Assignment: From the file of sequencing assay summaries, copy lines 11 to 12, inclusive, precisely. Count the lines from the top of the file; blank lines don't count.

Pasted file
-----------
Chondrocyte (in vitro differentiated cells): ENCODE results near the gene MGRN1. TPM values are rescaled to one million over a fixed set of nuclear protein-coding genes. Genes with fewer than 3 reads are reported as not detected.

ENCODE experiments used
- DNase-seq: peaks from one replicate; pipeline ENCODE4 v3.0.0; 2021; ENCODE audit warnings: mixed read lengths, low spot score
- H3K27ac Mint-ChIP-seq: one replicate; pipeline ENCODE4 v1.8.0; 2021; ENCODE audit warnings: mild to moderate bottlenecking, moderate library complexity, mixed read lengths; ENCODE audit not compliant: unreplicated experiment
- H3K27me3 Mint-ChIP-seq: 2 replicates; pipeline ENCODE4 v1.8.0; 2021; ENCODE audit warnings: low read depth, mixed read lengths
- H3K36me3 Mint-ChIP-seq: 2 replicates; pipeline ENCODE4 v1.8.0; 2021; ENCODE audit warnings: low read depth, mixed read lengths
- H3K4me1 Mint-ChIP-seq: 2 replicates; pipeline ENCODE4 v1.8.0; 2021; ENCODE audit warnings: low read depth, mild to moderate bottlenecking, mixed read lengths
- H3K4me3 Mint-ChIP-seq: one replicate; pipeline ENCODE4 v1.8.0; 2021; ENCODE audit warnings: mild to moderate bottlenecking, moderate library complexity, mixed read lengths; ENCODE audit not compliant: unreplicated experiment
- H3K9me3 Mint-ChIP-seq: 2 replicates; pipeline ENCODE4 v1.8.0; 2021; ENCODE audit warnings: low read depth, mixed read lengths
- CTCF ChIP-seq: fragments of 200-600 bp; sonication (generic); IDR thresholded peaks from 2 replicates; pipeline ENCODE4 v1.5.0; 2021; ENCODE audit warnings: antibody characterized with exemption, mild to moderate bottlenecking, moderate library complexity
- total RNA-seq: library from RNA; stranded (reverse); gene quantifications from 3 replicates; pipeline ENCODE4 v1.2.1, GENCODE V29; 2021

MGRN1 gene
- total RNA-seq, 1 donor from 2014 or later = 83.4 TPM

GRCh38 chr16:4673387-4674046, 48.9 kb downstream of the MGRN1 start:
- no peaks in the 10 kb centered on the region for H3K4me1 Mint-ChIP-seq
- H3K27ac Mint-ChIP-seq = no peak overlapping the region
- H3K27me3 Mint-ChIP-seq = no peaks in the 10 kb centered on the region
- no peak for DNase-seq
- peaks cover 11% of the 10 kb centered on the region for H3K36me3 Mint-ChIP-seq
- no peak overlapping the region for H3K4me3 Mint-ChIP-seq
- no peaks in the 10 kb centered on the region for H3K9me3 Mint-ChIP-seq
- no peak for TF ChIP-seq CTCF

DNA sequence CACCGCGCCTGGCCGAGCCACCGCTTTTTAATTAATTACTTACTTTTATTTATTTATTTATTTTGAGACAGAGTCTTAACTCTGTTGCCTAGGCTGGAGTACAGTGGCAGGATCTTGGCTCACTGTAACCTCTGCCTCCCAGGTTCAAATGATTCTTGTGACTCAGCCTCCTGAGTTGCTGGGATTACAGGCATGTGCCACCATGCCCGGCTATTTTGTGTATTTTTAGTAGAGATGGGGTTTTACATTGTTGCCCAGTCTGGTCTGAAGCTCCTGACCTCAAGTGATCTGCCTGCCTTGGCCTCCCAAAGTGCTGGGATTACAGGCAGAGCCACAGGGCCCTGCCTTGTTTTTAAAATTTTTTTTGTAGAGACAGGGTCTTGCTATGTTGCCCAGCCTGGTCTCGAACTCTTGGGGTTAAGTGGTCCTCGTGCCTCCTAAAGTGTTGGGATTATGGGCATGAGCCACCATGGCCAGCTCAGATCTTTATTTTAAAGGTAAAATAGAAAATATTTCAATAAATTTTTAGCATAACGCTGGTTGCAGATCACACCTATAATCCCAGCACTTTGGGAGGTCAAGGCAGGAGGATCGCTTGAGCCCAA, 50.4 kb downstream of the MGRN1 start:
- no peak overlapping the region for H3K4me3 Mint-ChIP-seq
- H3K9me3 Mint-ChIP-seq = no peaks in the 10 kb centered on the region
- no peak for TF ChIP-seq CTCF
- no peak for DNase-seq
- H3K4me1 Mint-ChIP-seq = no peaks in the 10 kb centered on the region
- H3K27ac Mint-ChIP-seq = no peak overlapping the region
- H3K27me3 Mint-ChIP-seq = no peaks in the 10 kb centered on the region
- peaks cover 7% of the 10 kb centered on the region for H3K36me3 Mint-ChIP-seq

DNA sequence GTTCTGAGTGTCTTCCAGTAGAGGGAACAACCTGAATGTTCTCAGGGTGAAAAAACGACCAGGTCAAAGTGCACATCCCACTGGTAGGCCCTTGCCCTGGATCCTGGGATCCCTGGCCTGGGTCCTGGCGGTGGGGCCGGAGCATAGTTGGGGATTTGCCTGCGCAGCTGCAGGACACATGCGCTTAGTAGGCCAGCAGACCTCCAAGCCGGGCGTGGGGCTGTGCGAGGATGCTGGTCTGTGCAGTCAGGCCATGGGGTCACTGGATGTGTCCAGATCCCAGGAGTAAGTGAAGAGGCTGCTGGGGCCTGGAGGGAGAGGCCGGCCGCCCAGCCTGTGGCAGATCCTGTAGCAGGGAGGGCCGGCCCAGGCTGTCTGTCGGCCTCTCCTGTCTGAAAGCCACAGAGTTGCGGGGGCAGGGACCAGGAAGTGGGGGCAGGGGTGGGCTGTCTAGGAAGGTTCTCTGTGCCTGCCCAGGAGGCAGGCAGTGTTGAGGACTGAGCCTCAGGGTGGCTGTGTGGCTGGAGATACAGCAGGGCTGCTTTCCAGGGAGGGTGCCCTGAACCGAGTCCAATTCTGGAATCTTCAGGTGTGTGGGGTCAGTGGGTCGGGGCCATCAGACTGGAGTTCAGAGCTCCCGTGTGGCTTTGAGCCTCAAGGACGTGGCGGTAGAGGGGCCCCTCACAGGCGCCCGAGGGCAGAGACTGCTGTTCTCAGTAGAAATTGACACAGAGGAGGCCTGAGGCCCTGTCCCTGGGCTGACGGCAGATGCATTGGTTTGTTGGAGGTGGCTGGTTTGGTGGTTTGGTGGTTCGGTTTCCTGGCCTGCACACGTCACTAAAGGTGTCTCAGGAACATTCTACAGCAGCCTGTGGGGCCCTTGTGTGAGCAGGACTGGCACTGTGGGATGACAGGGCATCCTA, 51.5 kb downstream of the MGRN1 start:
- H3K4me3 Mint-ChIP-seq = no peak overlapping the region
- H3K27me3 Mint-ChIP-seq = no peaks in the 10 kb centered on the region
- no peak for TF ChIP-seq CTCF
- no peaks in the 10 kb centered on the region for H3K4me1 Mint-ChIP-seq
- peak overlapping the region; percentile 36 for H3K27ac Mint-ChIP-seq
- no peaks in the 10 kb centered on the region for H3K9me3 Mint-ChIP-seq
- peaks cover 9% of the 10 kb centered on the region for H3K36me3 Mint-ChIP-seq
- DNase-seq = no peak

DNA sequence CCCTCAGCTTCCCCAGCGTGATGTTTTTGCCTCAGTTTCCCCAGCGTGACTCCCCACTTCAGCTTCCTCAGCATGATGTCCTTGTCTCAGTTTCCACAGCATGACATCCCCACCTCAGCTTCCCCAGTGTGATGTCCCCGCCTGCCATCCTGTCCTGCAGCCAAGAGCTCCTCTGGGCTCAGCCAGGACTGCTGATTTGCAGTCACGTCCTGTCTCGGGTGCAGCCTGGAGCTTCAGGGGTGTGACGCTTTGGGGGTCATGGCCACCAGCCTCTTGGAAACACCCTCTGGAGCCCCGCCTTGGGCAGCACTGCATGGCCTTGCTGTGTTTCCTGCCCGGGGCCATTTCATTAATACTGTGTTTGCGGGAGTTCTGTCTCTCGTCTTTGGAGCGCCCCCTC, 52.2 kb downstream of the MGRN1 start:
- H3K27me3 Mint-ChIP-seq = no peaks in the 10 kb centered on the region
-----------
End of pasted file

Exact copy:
- total RNA-seq: library from RNA; stranded (reverse); gene quantifications from 3 replicates; pipeline ENCODE4 v1.2.1, GENCODE V29; 2021

MGRN1 gene